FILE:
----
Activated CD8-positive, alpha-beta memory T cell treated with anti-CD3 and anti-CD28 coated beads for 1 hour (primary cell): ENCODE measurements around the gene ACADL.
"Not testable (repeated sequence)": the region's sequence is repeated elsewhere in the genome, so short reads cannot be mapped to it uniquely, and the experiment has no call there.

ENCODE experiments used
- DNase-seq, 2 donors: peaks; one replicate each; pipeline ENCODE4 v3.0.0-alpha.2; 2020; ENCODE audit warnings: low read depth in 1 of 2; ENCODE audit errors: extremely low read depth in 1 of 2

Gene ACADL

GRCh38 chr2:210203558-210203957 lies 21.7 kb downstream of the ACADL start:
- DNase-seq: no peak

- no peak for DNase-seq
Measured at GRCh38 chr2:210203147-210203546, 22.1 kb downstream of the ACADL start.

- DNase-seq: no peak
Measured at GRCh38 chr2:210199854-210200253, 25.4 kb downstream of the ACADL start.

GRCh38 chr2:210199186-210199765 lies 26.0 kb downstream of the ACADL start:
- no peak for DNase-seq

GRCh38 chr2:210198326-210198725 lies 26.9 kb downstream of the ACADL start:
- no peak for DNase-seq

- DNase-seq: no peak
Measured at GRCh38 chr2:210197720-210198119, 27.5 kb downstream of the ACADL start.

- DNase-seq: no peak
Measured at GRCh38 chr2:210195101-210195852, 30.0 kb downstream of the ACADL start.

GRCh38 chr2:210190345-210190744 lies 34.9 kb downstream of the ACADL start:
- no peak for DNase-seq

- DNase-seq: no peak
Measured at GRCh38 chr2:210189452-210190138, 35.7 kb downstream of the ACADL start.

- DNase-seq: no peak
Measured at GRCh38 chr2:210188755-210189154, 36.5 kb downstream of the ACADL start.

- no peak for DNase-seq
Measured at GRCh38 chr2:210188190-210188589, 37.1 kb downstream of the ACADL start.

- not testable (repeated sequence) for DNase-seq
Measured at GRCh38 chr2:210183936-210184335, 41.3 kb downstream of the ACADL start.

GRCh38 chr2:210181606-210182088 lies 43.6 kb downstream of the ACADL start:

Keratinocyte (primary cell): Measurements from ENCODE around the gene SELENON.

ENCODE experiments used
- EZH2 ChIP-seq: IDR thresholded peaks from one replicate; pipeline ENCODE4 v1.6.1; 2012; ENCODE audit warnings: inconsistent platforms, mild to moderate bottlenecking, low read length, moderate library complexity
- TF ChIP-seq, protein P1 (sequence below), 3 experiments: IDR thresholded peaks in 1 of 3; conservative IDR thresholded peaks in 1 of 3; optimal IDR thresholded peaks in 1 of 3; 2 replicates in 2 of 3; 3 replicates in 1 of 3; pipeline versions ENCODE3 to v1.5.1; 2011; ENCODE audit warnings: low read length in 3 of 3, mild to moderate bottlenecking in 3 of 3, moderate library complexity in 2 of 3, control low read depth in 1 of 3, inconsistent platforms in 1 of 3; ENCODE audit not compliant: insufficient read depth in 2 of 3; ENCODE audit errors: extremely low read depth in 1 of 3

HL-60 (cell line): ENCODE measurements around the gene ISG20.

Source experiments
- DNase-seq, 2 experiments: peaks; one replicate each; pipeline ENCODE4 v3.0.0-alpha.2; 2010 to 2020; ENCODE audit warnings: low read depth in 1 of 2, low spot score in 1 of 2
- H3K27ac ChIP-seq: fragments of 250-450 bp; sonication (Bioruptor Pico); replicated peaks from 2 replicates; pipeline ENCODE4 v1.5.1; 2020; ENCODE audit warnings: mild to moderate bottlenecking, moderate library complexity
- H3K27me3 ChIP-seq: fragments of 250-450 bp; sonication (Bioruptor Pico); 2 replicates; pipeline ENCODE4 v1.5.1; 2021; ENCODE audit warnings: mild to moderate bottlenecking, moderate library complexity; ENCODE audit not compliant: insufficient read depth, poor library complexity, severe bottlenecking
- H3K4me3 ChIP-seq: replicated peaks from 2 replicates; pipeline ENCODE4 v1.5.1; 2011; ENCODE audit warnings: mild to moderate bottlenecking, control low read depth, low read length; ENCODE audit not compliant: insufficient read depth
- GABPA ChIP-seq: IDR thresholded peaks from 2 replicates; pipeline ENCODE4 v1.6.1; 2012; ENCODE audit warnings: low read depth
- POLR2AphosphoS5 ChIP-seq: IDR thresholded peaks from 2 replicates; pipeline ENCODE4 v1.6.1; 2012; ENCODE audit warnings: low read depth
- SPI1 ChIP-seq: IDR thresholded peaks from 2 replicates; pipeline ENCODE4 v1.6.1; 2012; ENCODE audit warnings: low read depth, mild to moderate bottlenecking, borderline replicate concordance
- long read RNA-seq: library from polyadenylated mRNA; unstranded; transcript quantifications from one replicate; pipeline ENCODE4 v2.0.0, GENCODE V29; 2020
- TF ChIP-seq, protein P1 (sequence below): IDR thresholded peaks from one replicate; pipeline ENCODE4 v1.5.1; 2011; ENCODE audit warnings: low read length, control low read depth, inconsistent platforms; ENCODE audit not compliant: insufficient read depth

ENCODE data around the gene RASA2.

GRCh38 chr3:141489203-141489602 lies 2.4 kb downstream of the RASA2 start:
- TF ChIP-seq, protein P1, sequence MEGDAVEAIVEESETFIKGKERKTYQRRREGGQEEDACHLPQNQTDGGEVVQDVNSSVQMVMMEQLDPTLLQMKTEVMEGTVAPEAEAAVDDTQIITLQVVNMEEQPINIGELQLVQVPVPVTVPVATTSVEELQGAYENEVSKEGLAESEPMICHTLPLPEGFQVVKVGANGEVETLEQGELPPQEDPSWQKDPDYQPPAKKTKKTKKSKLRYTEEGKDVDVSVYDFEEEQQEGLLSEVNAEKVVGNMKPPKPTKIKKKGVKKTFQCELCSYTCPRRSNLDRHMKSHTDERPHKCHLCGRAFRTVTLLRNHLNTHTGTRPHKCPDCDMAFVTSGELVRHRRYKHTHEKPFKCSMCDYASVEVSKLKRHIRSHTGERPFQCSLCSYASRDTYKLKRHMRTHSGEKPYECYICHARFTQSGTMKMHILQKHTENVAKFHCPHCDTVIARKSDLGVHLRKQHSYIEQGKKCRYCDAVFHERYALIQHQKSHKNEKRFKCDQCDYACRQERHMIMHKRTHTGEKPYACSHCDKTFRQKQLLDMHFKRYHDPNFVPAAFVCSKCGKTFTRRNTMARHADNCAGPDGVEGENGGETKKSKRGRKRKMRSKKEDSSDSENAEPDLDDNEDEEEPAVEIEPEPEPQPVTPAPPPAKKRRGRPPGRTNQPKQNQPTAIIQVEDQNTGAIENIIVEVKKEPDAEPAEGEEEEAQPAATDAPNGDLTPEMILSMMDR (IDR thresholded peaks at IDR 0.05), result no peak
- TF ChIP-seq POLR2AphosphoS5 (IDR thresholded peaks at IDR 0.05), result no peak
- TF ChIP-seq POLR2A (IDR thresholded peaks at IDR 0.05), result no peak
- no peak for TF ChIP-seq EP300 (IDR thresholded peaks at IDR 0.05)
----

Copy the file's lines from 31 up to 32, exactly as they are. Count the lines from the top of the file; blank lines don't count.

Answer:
Keratinocyte (primary cell): Measurements from ENCODE around the gene SELENON.

ENCODE experiments used